Separating from your spouse is a huge emotional step. In fact, the American Institute of Stress lists separation as third on the life stress inventory. It’s considered a separate stressor from divorce (which is #2) for good reason - while some couples immediately file for divorce, plenty choose to live separately for a while before doing anything else. Plus, separating involves a lot of decisions regardless of whether you’re moving forward with divorce - like deciding who will stay in the marital home, what stuff the person leaving will take, how the bills will get paid, and of course when they’ll see the kids.
Even if you think separation is what you want, you might not know for sure until you actually do it. Maybe you’re arguing a lot and your spouse is driving you crazy. It seems like living apart has to be better than this. But once you’re on your own, are you filled with feelings of relief…or regret?
“I had no idea how much I’d miss Bob until he moved out. I figured I’d miss the extra set of hands around the house, and that was definitely part of it. But I also missed him. I think I needed to be on my own for a few months to appreciate that. I’m not sure we’d be together today if we hadn’t separated.”
-Kelly Ann, Memphis, TN
So what should you do if you’ve separated from your spouse, and find yourself seriously thinking about getting back together? Consider this:
1. Make sure you’d be getting back together for the right reasons.
Separating can be a very lonely time. But that doesn’t necessarily mean it’s not the right decision, ultimately. Getting back together because you feel guilty, or are struggling with the idea of being single, or because you’re sad when your kids are with the other parent, might not be the best reasons. Dig deep into why you separated, and the reasons you’re considering getting back together.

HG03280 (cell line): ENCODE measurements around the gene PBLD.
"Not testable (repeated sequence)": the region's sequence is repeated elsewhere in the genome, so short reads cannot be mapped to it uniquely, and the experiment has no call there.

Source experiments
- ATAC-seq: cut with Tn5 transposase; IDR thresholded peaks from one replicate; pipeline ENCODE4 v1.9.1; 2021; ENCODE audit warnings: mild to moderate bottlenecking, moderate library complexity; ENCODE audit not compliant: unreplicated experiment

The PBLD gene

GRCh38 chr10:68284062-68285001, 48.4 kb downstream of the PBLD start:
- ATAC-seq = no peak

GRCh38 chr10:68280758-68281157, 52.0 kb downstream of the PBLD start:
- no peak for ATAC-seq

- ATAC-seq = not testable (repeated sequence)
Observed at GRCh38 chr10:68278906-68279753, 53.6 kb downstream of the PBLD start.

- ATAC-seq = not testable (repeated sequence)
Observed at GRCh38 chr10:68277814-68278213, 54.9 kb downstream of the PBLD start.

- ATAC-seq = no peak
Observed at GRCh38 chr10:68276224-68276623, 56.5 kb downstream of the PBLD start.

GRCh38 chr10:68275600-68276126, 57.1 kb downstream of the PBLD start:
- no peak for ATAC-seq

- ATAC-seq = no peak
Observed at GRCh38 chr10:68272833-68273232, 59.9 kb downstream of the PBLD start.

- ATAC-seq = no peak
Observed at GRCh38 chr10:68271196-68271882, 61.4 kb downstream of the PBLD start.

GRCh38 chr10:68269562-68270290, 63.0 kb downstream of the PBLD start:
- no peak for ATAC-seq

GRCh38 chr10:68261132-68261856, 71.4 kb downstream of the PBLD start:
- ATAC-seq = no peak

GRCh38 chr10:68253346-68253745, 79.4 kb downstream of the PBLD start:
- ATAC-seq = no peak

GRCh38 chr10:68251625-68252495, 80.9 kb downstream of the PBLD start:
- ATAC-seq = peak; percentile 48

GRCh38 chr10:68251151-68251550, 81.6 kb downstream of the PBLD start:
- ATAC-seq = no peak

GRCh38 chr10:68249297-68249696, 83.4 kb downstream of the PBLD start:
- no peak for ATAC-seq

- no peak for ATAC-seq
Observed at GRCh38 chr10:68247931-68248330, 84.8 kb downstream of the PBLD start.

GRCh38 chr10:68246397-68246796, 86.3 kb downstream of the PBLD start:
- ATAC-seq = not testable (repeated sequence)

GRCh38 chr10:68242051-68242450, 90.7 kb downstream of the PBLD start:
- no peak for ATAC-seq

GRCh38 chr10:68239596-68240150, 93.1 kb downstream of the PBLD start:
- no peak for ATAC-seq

Make no mistake: if your marriage can be saved, you should give it your all. Just be sure you’re using both your head and your heart. If you’re uncertain, going back and forth won’t do anything to ease anyone’s pain. It just leads to more confusion. So make sure you’re reconciling because you truly love your spouse and are willing to do what’s necessary to repair your marriage.
Be sure your reasons for reconciling are good ones and that you’re not burying your head in the sand over a truly troubling issue.
2. Keep (or start) going to therapy - both on your own and as a couple.
Even if you’re both elated to be back together, the issues that led you to separate probably won’t go away overnight. On top of that, either or both of you might discover new feelings of doubt, insecurity, or distrust as a result of the separation (especially if someone else was involved before or during that time). If you want this go-round to be better than the last, be willing to put in the hard work to make it happen.
Going to therapy on your own and as a couple can be a healthy way to make sure you continue to work through what got you to this point in the first place. If you’re unsure about therapy, consider these benefits.
3. If your spouse had an affair and you knew about it before you reconcile, it’s possible you’ve legally “condoned” the conduct.